(Humboldt County Super. Ct. No. JV100114)
The opinion of the court was delivered by: Reardon, Acting P.J.
Dan C. v. Super. Ct. CA1/4
NOT TO BE PUBLISHED IN OFFICIAL REPORTS
California Rules of Court, rule 8.1115(a), prohibits courts and parties from citing or relying on opinions not certified for publication or ordered published, except as specified by rule 8.1115(b). This opinion has not been certified for publication or ordered published for purposes of rule 8.1115.
Petitioner Dan C. is the father of Danielle M. and other children. Petitioner has filed a petition challenging the setting of a hearing under Welfare and Institutions Code*fn1 section 366.26 in Danielle's dependency. (Cal. Rules of Court, rule 8.452.) We deny relief.
Dependency proceedings on behalf of Danielle M., born in August 2008, commenced in August 2010 with the filing of a petition under section 300, subdivisions (b), (g) and (j). The failure to protect allegations under section 300, subdivision (b), pertained to the mother, Michelle M. (mother), only. The no provision for support allegations under section 300, subdivision (g) stated that Danielle's parents were incarcerated and/or institutionalized and could not arrange for her care. Mother was arrested on July 29, 2010, for possession and sale of narcotics and cruelty to a child. Petitioner was institutionalized at a state hospital. Additionally, the abuse of sibling allegations (§ 300, subd. (j)) stated that between February 2002 and June 2009, four of the minor's siblings had been placed for adoption due to the parents' inability or unwillingness to reunify with them. Finally, mother and petitioner "have continued to fail to address the issues which lead to the removal and subsequent adoption of their other children," placing Danielle at substantial risk of abuse or neglect.
The juvenile court sustained the petition as to each allegation.
The disposition report documented petitioner's extensive criminal history and included police reports from 2008 and 2009 implicating him in ongoing criminal activity. In 1995 petitioner was committed to the California Rehabilitation Center for a two-year term as a narcotic addict, but served beyond that term in two different facilities as an outpatient returnee in order to finish the original commitment.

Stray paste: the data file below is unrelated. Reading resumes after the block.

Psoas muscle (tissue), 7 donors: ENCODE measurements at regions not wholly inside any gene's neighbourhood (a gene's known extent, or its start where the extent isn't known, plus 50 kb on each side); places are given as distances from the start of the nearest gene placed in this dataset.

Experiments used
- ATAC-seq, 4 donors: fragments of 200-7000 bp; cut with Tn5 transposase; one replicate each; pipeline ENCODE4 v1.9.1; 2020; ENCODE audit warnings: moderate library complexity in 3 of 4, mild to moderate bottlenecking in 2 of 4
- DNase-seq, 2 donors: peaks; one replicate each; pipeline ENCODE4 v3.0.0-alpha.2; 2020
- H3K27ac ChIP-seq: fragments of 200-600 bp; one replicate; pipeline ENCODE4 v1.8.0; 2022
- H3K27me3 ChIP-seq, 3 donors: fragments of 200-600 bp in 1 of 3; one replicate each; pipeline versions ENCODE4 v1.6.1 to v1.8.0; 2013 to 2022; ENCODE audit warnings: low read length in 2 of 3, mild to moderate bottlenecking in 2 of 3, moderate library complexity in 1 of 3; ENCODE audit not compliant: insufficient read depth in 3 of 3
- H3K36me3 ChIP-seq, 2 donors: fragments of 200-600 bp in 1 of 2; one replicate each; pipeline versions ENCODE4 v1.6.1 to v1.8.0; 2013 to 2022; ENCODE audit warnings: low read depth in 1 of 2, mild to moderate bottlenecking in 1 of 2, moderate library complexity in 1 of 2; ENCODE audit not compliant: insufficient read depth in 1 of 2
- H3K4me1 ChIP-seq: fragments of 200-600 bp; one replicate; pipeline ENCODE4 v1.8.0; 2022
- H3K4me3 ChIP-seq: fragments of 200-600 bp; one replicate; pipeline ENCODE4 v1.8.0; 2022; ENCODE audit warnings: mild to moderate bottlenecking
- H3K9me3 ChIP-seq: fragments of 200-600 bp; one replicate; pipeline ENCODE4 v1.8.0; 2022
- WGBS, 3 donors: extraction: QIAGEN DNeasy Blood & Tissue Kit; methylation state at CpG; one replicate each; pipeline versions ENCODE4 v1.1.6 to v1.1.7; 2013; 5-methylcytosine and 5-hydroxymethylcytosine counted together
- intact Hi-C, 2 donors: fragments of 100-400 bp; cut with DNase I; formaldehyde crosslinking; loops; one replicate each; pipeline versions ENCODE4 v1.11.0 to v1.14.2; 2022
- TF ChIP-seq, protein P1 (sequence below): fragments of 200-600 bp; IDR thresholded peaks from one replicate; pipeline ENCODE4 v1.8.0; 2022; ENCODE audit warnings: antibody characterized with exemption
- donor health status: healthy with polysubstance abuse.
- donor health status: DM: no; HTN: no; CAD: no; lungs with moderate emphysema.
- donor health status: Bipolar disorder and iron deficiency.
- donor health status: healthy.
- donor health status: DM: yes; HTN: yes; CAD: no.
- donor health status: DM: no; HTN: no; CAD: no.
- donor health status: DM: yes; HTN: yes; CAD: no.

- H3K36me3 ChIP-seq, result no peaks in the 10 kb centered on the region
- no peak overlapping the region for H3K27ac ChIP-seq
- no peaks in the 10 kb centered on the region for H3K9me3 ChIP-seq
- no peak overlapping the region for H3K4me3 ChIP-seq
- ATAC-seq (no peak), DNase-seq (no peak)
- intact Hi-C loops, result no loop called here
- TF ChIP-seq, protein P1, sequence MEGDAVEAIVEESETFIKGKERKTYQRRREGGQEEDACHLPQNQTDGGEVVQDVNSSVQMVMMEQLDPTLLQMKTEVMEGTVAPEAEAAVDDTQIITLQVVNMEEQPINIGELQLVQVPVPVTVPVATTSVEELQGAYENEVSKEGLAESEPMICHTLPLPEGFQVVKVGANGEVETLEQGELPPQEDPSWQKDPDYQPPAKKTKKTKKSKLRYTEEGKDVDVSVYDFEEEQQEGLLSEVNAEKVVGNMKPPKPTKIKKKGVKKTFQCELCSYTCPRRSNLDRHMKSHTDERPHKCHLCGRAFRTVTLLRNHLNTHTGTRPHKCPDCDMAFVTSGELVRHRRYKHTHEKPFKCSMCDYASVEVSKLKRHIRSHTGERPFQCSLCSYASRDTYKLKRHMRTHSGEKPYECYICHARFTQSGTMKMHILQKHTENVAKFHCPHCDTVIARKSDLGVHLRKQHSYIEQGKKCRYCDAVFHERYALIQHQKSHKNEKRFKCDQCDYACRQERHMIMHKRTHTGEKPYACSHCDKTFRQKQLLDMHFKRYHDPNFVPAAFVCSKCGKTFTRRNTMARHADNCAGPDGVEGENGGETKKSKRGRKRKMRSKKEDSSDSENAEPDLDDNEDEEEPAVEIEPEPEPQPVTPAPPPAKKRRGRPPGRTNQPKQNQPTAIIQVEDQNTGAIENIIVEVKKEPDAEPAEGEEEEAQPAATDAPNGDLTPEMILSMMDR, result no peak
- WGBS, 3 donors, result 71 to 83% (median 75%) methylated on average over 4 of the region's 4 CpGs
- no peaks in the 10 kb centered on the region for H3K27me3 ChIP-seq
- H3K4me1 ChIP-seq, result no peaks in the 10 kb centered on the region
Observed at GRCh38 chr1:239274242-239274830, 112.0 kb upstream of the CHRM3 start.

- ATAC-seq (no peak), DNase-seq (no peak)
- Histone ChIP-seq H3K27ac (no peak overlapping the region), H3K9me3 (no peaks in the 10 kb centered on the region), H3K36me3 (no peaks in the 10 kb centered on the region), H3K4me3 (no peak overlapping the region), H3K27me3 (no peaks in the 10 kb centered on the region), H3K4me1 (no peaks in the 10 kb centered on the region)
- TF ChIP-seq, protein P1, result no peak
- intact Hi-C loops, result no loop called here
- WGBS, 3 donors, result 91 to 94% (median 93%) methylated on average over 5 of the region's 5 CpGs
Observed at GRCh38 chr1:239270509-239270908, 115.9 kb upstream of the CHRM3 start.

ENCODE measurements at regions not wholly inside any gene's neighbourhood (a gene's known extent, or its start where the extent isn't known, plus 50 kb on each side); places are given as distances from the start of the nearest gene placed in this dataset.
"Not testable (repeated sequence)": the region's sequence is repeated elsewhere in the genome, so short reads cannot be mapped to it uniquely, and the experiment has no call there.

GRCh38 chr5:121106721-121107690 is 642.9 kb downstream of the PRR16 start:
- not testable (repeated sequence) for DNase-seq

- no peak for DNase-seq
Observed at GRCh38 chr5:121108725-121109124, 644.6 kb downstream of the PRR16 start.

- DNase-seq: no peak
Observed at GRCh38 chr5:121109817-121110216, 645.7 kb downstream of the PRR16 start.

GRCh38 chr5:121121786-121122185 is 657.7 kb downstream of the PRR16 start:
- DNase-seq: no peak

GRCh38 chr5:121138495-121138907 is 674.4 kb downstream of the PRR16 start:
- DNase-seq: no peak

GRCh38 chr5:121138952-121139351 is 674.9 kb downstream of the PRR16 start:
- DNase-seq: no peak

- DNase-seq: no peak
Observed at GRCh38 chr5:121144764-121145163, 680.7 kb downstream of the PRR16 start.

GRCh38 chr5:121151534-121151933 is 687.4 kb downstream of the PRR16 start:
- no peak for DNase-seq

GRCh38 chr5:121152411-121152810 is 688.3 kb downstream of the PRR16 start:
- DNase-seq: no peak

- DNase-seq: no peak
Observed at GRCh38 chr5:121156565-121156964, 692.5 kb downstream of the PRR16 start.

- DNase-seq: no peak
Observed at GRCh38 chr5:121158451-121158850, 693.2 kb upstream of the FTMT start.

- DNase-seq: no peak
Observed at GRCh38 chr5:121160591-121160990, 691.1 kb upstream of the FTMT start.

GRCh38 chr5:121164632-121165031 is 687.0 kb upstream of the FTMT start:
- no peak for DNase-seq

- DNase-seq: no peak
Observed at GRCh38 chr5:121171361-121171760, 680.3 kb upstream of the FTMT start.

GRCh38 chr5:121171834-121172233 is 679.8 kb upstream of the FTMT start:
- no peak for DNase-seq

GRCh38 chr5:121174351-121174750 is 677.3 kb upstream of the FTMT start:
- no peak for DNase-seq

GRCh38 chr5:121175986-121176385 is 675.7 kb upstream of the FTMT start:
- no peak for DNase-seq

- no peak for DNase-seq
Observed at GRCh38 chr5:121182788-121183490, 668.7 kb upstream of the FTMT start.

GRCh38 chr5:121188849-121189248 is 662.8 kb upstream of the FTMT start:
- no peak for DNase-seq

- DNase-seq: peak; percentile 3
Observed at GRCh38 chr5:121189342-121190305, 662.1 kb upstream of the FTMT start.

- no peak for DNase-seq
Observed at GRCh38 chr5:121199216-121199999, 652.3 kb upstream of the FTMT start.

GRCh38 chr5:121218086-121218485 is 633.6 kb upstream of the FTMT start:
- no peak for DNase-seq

The reporting social worker for real party in interest Humboldt County Department of Health and Human Services (Department) noted that petitioner's reunification services as to Danielle's sibling, Lelia C., were terminated in July 2006, and she was placed for adoption in June 2009. Further, petitioner had been offered a variety of court-ordered services, but failed to demonstrate improvement in parenting and coping skills, as well as substance use and abuse. Petitioner had not addressed the issues leading to many interventions by the Department, and repeatedly failed to complete treatment, counseling and education services.
The contested hearing took place October 27 and 28, 2010, the Hon. Joyce Hinrichs presiding. The court took judicial notice of (1) the order of commitment finding petitioner incompetent to stand trial for numerous pending felony and wobbler drug-related offenses arising out of an August 18, 2009 incident; and (2) minutes indicating that the next review of petitioner's commitment would take place on April 1, 2011. Petitioner's attorney represented that he was receiving mental health treatment through his current institutional placement.
At the request of counsel for the minor, and over petitioner's objection, the court took judicial notice of dependency proceedings for Lelia. Judge Hinrichs had presided over Lelia's dependency proceedings, and to confirm the underlying allegations, she reviewed the four volumes comprising Lelia's juvenile files. The court observed that petitioner was in prison at the time Lelia was removed from her mother's custody, and upon his release reunification services were provided, including coordinating services related to his release on parole. At the time it was clear petitioner had "mental health issues" that the Department could not fully address because of petitioner's "re-incarceration for a number of times." Ultimately petitioner's "mental health issues" made it impossible for petitioner to reunify.
The juvenile court found by clear and convincing evidence that reunification services had been terminated for a sibling of Danielle for failure of petitioner to reunify; his parental rights over a sibling had been permanently severed; and petitioner did not make reasonable efforts to treat the problems that led to removal of the sibling. Therefore, it ordered reunification services as to Danielle bypassed under section 361.5, subdivision (b)(10) and (11) (§ 361.5(b)). Further, the court made section 361.5, subdivision (e)(1) findings by clear and convincing evidence that it would be detrimental to Danielle to provide petitioner with reunification services because of the likely length of his incarceration, ...